For this group, conveniences that we take for granted such as government-issued IDs and documentation, access to online banking, online payment infrastructures, direct deposit of wages, and government benefits are beyond their reach. Imagine how your life would be if you had to walk for hours every day to turn on the water or electricity. Such is the reality for many in emerging markets.
Digital Pathways to Financial Inclusion
Technology and innovation play a huge part in advancing financial inclusion. In Africa today, there are 167 million Internet users (16 percent reach), 67 million smartphones, and $18 billion Internet contribution to GDP. By 2025, it is expected that there will be 600 million Internet users (50 percent reach), 360 million smartphones, and $300 billion Internet contribution to GDP. The Bill and Melinda Gates Foundation has created a Financial Services for the Poor initiative that aims to use technology to accelerate the rate at which people can transition out of poverty and build their financial security. The foundation works with countries such as Bangladesh, Nigeria, Kenya, and India, in some of the regions that are expected to experience explosive growth in their middle class populations. In addition to providing access to technology, organizations such as the Consultative Group to Assist the Poor (CGAP) also play a vital role by working closely with policy makers, financial service providers, and funders like the Gates Foundation to develop innovative and practical solutions.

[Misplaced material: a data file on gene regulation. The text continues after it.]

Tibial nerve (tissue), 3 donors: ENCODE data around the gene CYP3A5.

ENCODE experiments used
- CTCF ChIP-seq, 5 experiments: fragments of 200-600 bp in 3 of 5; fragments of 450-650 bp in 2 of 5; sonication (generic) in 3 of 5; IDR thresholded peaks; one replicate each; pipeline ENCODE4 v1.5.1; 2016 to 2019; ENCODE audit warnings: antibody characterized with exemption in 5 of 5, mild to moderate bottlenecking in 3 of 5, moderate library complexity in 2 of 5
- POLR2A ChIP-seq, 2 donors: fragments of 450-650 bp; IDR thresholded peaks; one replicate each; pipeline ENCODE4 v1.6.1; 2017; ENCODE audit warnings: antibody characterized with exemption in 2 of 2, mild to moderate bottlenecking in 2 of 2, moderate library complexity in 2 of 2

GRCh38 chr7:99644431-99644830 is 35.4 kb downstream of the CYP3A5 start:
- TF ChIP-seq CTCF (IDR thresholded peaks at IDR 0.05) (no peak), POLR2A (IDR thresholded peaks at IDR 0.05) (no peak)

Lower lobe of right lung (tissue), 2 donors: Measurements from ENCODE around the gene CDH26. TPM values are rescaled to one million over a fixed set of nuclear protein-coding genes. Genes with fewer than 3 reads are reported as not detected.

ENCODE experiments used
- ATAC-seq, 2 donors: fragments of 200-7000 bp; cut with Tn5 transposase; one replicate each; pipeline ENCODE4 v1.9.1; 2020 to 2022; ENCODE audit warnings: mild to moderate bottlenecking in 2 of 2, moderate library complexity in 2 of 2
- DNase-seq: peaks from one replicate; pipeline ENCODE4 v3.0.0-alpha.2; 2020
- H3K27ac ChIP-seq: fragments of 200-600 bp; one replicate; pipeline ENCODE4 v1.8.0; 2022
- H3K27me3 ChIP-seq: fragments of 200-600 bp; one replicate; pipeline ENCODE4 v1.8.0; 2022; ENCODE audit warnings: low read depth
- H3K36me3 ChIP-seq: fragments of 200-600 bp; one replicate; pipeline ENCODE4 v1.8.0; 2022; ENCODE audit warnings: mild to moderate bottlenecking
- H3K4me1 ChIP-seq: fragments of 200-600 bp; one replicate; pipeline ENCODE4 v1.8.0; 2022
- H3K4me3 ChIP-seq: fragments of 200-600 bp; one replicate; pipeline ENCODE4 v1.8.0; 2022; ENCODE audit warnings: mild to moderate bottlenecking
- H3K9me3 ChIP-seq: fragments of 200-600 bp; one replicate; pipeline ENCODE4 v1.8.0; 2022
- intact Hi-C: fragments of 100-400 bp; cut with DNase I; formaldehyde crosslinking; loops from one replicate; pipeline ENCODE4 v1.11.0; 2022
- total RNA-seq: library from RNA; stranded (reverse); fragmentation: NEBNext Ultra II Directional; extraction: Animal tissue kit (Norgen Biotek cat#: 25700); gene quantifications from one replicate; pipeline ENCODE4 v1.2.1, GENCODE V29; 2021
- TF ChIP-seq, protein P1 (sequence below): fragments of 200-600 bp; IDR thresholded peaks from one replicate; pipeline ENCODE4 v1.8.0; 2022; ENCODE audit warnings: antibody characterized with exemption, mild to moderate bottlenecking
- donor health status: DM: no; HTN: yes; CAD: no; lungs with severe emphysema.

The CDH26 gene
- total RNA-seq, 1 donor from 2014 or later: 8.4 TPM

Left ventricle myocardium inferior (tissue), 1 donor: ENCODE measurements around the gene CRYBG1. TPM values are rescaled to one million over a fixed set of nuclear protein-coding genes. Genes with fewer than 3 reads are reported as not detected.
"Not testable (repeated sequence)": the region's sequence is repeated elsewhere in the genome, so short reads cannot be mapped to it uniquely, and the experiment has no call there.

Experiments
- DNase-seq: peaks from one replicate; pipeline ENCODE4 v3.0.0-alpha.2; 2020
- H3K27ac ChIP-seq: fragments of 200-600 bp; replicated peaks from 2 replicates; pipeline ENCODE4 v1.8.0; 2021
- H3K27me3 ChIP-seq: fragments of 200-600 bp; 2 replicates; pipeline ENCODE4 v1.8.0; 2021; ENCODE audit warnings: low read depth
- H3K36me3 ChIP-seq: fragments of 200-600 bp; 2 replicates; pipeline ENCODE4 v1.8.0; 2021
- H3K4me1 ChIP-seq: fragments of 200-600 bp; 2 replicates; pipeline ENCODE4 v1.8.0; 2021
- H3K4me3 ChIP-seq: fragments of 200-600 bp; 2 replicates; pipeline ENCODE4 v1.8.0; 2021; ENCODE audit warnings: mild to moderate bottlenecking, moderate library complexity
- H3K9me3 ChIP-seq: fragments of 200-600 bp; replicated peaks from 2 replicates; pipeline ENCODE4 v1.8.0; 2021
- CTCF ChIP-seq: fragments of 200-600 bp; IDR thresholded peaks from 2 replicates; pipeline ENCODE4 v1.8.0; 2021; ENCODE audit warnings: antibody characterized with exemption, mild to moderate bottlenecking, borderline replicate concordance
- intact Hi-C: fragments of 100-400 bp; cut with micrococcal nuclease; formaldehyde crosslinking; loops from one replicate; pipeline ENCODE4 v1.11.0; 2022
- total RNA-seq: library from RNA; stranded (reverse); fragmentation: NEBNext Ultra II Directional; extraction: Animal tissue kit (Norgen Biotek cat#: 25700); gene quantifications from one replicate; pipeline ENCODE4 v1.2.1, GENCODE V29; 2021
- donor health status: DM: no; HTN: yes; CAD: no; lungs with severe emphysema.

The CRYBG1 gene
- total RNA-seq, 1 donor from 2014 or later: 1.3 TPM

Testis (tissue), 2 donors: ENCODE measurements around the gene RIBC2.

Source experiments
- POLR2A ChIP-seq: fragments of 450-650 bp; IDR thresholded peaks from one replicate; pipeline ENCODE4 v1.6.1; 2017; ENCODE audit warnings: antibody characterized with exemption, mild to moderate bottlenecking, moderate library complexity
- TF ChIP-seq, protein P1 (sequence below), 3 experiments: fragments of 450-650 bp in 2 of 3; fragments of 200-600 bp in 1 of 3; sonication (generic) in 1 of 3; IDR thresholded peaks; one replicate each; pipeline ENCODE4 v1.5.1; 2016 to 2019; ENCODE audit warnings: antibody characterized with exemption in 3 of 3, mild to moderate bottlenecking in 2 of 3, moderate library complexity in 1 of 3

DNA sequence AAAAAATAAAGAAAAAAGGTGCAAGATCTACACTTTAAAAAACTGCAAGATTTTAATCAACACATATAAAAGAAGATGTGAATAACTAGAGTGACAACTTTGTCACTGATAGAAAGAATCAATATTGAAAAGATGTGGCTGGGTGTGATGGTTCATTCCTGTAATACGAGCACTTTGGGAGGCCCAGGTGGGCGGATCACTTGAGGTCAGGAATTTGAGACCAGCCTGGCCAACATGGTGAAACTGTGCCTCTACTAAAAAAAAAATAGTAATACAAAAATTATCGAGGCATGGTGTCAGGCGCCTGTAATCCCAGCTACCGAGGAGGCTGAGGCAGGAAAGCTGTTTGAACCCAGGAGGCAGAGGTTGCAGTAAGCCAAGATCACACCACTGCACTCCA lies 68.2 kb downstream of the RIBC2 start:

— Agreement Express (@agreexp) December 9, 2014